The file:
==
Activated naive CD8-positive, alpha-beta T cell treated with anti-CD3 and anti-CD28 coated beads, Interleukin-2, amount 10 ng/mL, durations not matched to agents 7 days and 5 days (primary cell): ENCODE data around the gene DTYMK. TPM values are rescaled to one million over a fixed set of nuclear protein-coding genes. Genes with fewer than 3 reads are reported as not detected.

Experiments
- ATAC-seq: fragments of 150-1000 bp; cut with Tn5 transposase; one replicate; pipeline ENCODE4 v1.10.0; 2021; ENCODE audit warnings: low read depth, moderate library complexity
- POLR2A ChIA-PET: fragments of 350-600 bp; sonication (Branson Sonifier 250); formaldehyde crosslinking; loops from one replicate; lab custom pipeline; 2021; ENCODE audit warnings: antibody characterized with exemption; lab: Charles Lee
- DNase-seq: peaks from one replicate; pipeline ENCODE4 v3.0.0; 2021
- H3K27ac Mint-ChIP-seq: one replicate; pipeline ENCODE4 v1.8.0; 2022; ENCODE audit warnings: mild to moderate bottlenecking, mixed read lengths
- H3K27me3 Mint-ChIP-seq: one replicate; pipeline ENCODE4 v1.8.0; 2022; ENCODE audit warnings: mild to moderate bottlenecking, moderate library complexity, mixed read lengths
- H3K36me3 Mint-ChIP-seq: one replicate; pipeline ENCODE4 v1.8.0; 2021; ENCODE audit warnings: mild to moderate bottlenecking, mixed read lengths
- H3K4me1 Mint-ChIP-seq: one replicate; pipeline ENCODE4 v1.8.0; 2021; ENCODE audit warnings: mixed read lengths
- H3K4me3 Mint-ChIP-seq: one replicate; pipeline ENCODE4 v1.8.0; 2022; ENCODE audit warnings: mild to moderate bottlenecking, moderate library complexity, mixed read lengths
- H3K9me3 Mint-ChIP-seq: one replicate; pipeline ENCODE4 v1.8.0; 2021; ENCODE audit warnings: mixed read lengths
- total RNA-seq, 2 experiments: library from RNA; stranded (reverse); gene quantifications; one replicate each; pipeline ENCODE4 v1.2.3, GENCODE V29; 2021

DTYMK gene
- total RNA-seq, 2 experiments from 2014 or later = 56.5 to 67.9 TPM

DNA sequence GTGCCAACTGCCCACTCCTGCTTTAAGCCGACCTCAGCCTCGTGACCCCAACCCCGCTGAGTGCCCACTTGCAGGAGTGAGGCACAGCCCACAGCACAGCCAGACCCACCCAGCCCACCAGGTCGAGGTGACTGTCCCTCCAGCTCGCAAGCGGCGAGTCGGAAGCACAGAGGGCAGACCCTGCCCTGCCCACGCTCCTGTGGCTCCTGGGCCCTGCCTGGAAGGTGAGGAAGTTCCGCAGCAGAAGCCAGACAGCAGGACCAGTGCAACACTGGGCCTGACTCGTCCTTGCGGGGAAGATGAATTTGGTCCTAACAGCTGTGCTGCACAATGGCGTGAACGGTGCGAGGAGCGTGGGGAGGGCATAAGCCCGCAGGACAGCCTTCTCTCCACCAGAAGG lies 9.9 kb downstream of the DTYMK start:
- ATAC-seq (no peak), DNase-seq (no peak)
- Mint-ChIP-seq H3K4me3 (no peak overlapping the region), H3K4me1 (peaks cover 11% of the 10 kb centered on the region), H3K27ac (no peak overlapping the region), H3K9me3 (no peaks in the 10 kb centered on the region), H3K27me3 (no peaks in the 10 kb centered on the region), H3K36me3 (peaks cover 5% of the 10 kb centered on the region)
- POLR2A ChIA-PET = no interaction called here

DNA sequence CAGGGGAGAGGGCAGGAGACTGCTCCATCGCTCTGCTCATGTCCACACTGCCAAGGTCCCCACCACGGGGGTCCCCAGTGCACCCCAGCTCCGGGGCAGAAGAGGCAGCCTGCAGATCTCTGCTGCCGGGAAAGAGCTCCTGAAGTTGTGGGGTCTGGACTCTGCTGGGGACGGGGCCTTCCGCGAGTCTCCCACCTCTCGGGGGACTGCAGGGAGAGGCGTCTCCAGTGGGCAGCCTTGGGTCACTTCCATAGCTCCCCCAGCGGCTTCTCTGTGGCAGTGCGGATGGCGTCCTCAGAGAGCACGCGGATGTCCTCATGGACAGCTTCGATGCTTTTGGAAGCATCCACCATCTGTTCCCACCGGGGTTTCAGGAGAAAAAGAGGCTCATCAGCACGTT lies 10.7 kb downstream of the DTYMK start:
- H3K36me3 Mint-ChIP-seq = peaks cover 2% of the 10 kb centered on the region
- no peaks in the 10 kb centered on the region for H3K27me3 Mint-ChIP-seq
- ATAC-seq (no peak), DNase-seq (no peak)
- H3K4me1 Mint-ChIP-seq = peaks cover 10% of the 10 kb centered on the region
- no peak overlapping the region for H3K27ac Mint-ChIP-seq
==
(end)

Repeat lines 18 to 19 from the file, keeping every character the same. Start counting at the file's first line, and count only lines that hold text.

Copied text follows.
- POLR2A ChIA-PET = no interaction called here

DNA sequence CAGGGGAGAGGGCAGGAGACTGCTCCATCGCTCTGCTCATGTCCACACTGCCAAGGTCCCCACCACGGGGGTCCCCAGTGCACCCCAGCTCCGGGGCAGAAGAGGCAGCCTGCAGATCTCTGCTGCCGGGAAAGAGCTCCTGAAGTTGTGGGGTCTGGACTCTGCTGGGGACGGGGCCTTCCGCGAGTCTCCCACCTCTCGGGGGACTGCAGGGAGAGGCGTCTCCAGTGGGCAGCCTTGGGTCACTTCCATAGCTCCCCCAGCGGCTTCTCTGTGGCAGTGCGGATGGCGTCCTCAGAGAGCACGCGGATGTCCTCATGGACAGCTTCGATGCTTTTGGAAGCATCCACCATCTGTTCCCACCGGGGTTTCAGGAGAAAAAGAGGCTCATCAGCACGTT lies 10.7 kb downstream of the DTYMK start: